Wilder says VCU panel cleared him in probe; VCU spokesman says that's 'premature'
Jeremy M. Lazarus | 10/31/2019, 6 p.m.
L. Douglas Wilder has maintained for months that a former Virginia Commonwealth University student made up a story that he made sexual advances toward her and propositioned her to be his mistress nearly three years ago.
The 88-year-old former governor and former Richmond mayor now is asserting that an internal university appeals panel has cleared him of any wrongdoing after a six-hour hearing earlier in October.
According to Mr. Wilder, the panel rejected an initial investigative finding that he had “nonconsensual sexual contact” with the then 20-year-old student Sydney Black, who has since left VCU.
That unwanted contact was a kiss that Ms. Black alleged Mr. Wilder planted on her during a visit to his Rich- mond condominium on her 20th birthday in February 2017. She also claimed he put his hand on her thigh in making a pass at her.
Mr. Wilder denied touching Ms. Black inappropriately or kissing or trying to kiss her in a 15-page rebuttal of the initial finding of fault on his part.
He issued the rebuttal in mid-July to force the appeal to the VCU panel, arguing the finding of unwanted sexual contact was unsupported by evidence and undermined by Ms. Black’s lack of credibility on other allegations.
He disclosed the three-member appeals panel’s finding at an Oct. 24 news conference.
“I am pleased that the panel members confirmed what I have stated from the very beginning of this investigation,” said Mr. Wilder, who followed up with statements critical of the process VCU has followed in the probe, claiming that it often was carried out “in the dark” and in a manner that “revealed policy violations.”
“There is no consistent process by which the university investigates and makes findings with respect to grievances,” Mr. Wilder said.
However, VCU spokesman Mike Porter called Mr. Wilder’s statement that the panel exonerated him “premature.”
Mr. Porter stated that the panel’s report would be forwarded to the VCU provost, Dr. Gail Hackett, or her designee “to affirm or reject” the recommendation regarding Mr. Wilder. He would not discuss the report’s contents.
That continues VCU’s practice in such cases. The university has not issued any statement on the case that Ms. Black, now 22, set off in December 2018 — nearly two years after the alleged kiss — by filing a complaint with VCU against Mr. Wilder, a distinguished professor in the School of Government and Public Affairs that bears his name.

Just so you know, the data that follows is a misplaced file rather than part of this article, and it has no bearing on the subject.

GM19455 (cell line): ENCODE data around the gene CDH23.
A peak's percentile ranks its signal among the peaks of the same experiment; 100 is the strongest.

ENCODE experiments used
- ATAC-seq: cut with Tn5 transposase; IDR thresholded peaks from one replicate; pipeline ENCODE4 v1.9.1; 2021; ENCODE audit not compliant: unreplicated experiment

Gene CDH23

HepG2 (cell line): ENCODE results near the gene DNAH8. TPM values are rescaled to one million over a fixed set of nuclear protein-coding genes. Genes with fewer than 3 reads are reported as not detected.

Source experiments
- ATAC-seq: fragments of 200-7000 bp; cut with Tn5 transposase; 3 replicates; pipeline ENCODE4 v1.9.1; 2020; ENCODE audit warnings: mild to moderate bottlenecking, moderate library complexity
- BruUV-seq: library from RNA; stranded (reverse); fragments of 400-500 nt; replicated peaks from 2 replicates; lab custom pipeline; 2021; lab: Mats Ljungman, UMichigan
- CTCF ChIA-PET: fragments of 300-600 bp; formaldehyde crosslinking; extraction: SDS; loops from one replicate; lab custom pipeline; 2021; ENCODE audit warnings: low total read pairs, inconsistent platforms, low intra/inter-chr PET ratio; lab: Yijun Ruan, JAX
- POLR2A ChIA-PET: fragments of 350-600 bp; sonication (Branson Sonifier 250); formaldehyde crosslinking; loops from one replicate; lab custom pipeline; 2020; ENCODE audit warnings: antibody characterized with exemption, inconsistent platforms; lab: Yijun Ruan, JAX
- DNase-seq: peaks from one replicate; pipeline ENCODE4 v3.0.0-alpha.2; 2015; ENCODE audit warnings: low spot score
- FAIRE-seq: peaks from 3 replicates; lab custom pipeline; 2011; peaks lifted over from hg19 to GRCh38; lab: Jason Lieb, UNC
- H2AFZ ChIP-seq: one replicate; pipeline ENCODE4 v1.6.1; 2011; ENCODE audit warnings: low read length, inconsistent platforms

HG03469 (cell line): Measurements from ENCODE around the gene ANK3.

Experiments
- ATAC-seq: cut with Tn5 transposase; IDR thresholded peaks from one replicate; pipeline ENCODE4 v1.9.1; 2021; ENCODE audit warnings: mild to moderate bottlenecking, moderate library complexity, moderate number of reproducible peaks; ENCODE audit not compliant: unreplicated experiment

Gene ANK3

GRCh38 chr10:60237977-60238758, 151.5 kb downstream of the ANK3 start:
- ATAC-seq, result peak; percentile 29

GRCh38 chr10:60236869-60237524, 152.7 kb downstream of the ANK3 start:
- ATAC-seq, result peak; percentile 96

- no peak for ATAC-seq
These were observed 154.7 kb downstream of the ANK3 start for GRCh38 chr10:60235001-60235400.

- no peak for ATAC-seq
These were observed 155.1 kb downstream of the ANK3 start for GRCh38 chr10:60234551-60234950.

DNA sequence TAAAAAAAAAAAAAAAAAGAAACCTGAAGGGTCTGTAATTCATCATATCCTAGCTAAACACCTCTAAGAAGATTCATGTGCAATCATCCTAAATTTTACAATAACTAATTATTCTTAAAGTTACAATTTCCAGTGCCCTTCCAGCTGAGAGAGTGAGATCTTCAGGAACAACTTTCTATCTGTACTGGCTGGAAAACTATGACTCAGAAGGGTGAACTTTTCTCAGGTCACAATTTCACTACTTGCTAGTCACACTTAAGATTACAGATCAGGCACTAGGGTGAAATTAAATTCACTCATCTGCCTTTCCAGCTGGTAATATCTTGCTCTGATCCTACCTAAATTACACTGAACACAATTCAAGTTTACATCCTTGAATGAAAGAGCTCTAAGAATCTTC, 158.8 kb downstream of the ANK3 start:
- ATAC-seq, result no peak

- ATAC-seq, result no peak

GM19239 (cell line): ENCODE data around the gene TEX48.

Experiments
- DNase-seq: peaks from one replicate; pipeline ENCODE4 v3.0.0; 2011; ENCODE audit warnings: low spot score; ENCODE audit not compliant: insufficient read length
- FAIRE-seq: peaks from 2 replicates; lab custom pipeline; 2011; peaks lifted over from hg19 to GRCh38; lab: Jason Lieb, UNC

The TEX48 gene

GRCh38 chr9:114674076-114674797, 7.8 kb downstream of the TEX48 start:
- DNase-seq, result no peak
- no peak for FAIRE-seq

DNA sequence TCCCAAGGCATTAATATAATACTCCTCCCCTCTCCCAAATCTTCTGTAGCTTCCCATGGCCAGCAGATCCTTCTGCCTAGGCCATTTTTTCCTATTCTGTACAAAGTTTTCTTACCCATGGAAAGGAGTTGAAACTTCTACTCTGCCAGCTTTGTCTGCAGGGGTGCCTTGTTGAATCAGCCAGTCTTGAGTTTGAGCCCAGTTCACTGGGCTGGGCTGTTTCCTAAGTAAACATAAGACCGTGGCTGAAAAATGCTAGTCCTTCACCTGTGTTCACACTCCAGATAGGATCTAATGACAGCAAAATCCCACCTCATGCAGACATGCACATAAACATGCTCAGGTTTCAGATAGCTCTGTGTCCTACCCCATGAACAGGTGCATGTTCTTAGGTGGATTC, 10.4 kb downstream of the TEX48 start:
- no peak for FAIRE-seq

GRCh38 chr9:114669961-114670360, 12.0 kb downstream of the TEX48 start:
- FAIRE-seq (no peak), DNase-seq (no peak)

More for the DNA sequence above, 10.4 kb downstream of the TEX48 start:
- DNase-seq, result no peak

In a published report, Jason V. Wolfrey, Ms. Black’s attorney, was quoted as describing his client as “very upset, very disappointed” with the panel’s recommendation. At the time of the events, she was a work-study student at the school, though she did not work for Mr. Wilder, who has an office there.
Mr. Wolfrey also was quoted as saying that Mr. Wilder did not dispute and the panel accepted as fact that Mr. Wilder, who is divorced, and Ms. Black went to dinner on Feb. 16, 2017, her birthday, that he bought her one or more vodka martinis and that she also went to his condo.
According to Mr. Wilder, the panel essentially rejected her claim that he put his hand on her thigh and kissed her at his condo.
In July, Jody Shipper, an external investigator hired by VCU found it “more probable than not” that Mr. Wilder kissed the co-ed during that visit.
Mr. Wilder denied it happened and argued in his rebuttal that Ms. Black’s claim was not credible because, he noted, Ms. Black told her mother only that he “tried” to put his hand on her leg and told a roommate only that he “tried” to kiss her, both inconsistent with the version of events she provided to the university.
Ms. Shipper, however, rejected three other allegations that Ms. Black brought — gender discrimination, sexual exploitation and retaliation — in finding contradictions or a lack of credible evidence to support them.
That includes Ms. Black’s claim that Mr. Wilder gave her a note at work the day after the alleged kiss, telling her to keep silent about his advances, as records showed she did not work that day.
Also, her claim that Mr. Wilder took her to lunch a few months after she rebuffed him to notify her that the funding for her work-study job would not be continued fell apart, according to Ms. Shipper. Mr. Wilder, in his rebuttal, noted no evidence was produced that the lunch ever took place, and he noted that he had nothing to do with the funding for her job. He also denied he ever spoke to her about it.
Ms. Shipper also found evidence that Ms. Black sought an invitation to Mr. Wilder’s home in Charles City County a few weeks after the alleged kiss, contrary to her statement that Mr. Wilder invited her.
While the events took place in early 2017, Ms. Black went public after filing a Jan. 3, 2019, report of a misdemeanor as- sault with the Richmond Police Department, though she did not seek a warrant.
Ms. Black later said that VCU had requested she file the police report as it began its investigation as required under Title IX of a 1972 federal law prohibiting discrimination on the basis of sex in any federally funded education program.
In June, the university renewed Mr. Wilder’s $150,000-a-year contract while the probe was still underway.